CATEGORIES
Look Who's Linking to PoliBlog:
3cx.org
Absinthe and Cookies
Accidental Verbosity
Admiral Quixote's Roundtable
All Day Permanent Red
All Things Jennifer
Ann Althouse
The American Mind
Arguing with signposts
Arms and influence
The Astute Blogger
Asymmeterical Information
Attaboy
augustus
B-Town Blog Boys
BabyTrollBlog
Backcountry Conservative
Balloon Juice
Bananas and Such Begging to Differ
The Bemusement Park
Benedict
Bewtween the Coasts
Betsy's Page
The Big Picture
BipolarBBSBlog
BIZBLOGGER
bLogicus
Blogs for Bush
The Blog of Daniel Sale
BoiFromTroy
Boots and Sabers
brykMantra
BushBlog
The Bully Pulpit
Cadillac Tight
Caffeinated Musing
California Yankee
Captain's Quarters
Chicago Report
Chicagoland of Confusion
Citizen Smash
Coldheartedtruth
Collected Thoughts
The Command Post
Common Sense and Wonder
Confessions Of A Political Junkie
The Conservative Philosopher
Conservative Revolution
Conservative and Right
Cranial Cavity
The Daily Lemon
Daly Thoughts
DANEgerus Weblog
Dart Frog on a Cactus
Dean's World Dear Free World
Brad DeLong
Democracy Project
DiVERSiONZ
The Disagreeable Conservative Curmudgeon
Down to the Piraeus
Drink this...
Earl's log
Earthly Passions
The Education Wonks
the evangelical outpost
exvigilare
Eye of the Storm
Feste
Filtrat
Firepower Forward
The Flying Space Monkey Chronicles
The Friendly Ghost
FringeBlog
Fruits and Votes
Functional, if not decorative
G-Blog.net
The Galvin Opinion
The Glittering Eye
Haight Speech
Half-Bakered
The Hedgehog Report
Heh. Indeed.
Hellblazer
Hennessy's View
High Desert Skeptic
The Hillary Project
History and Perceptions
Robert Holcomb
I love Jet Noise
Idlewild South
Incommunicado
Independent Thinker
Insults Unpunished
Interested-Participant
Internet Ronin
Ipse Dixit
It Can't Rain All The Time...
The Jay Blog
Jen Speaks
Joefish's Freshwater Blog
John Lemon
johnrpierce.info blog
Judicious Asininity
Jump In, The Water's Fine!
Just On The Other Side
KeepinItReal
A Knight's Blog
The Kudzu Files
LeatherPenguin
Let's Try Freedom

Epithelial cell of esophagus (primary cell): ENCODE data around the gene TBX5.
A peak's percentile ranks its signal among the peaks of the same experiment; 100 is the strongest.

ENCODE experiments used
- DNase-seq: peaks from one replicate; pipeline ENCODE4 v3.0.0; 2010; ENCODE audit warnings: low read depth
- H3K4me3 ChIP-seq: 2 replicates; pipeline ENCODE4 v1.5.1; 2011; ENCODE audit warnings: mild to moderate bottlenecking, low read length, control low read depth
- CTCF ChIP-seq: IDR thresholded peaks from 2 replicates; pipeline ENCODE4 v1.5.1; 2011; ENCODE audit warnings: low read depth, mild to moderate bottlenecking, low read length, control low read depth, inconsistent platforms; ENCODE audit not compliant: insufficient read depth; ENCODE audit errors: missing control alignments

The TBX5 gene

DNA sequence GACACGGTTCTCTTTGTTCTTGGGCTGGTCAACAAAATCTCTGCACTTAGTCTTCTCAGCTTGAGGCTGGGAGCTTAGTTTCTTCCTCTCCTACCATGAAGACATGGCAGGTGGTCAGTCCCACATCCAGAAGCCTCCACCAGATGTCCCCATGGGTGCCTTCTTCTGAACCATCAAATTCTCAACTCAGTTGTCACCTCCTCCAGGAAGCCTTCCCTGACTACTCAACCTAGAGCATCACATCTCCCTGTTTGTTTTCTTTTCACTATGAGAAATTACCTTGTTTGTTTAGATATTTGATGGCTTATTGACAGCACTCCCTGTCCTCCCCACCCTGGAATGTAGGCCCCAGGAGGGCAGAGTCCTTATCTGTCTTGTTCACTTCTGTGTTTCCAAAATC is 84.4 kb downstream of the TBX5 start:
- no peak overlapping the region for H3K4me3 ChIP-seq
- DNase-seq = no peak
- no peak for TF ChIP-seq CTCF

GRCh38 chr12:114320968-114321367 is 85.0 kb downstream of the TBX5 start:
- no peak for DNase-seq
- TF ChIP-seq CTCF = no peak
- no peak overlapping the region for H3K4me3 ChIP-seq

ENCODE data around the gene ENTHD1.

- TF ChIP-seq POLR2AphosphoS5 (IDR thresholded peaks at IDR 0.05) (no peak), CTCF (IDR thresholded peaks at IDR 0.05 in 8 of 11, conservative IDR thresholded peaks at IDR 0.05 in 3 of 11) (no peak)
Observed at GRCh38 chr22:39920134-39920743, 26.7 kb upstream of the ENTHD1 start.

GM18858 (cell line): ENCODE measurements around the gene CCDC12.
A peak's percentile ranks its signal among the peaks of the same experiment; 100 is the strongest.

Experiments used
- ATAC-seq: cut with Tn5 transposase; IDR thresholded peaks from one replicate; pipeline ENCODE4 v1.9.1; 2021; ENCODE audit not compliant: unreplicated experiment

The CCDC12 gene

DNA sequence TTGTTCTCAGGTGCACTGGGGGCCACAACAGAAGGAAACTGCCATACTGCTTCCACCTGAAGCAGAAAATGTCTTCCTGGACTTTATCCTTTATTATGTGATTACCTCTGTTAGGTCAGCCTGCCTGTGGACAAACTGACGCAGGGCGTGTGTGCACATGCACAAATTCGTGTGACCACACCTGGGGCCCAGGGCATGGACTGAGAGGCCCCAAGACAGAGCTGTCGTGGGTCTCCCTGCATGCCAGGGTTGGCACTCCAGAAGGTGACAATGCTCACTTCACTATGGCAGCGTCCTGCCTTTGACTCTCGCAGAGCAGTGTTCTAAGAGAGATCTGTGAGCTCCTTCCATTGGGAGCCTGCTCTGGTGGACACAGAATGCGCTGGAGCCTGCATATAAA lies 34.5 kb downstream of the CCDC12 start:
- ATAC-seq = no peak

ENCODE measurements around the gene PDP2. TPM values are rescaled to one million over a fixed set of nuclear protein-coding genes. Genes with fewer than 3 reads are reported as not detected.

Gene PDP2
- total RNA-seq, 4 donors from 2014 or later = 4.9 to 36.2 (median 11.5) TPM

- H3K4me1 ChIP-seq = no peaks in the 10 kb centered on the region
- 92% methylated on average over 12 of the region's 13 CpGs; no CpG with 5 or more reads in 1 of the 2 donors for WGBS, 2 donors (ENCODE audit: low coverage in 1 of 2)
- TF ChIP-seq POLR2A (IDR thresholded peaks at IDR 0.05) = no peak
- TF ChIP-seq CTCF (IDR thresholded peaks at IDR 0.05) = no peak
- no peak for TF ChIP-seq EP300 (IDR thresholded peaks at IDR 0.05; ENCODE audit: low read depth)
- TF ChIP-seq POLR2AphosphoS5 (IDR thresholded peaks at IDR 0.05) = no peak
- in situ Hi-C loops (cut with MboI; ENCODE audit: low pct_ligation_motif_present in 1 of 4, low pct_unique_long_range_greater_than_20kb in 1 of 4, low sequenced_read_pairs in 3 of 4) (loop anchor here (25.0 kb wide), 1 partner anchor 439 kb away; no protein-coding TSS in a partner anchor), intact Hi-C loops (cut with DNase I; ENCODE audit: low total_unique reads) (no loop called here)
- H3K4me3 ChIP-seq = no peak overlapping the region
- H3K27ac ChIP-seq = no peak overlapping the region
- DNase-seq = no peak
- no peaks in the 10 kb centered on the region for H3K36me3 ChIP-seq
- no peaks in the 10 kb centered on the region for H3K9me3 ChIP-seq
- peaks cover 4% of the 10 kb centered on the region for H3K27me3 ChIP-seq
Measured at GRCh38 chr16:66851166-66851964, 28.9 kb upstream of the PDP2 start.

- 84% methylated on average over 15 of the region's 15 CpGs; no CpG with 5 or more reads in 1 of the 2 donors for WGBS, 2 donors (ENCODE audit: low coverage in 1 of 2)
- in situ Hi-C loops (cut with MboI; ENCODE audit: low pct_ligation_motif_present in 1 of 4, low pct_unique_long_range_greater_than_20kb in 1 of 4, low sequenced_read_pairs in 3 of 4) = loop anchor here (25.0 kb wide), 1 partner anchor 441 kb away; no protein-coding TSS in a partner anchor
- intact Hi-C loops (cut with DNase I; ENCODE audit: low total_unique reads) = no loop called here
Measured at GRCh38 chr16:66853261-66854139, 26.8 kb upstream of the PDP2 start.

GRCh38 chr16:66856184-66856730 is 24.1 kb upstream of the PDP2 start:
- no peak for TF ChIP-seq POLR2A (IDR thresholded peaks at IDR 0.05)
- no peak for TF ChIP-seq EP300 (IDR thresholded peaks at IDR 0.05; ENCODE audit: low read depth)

LibertarianJackass.com
Liberty Father
Life and Law
David Limbaugh
LittleBugler
Locke, or Demosthenes?
LostINto
Mad Minerva
Gary Manca
Mark the Pundit
Mediocre but Unexciting
memeorandum
Mental Hiccups
Miller's Time
Mind of Mog
Minorities For Bush
Mr. Hawaii
The Moderate Voice
The Modulator
Much Ado
Mungowitz End
My opinion counts
my thoughts, without the penny charge
My Word
mypetjawa
Naw
Neophyte Pundit
Neutiquam erro
New England Republican
NewsHawk Daily
neWs Round-Up
NixGuy.com
No Pundit Intended
Nobody asked me, but...
Obsidian Wings
Occam's Toothbrush
On the Fritz
On the Third Hand
One Fine Jay
Out of Context
Outside the Beltway
Suman Palit
Parablemania
Passionate America
Brian Patton
Peaktalk
Pelicanpost
Peppermint Patty
Phlegma
John Pierce
PiratesCove
Politicalman
The Politicker
The Politburo Diktat
Political Annotation
Political Blog For The Politically Incorrect
Possumblog
Power Politics
Powerpundit.com
Practical Penumbra
Priorities & Frivolities ProfessorBainbridge.com
Prof. Blogger's Pontifications
Pros and Cons
protein wisdom
PunditFilter
Pundit Heads
QandO
The Queen of All Evil
Quotes, Thoughts, and other Ramblings
Ramblings' Journal
Random Acts of Kindness
Random Nuclear Strikes
Ranting Rationalist
Read My Lips
Reagan Country
Red State Diaries
Jay Reding.com
A Republican's Blog
Resource.full
The Review
Rhett Write
Right Side of the Rainbow
Right Wingin-It
Right Wing News
Right Voices
Rightward Reasonings
riting on the wall
robwestcott
Rooftop Report
RoguePundit
The Sake of Argument
Sailor in the Desert
Scrappleface
Secular Sermons
Sha Ka Ree
Shaking Spears
She Who Will Be Obeyed!
The Skeptician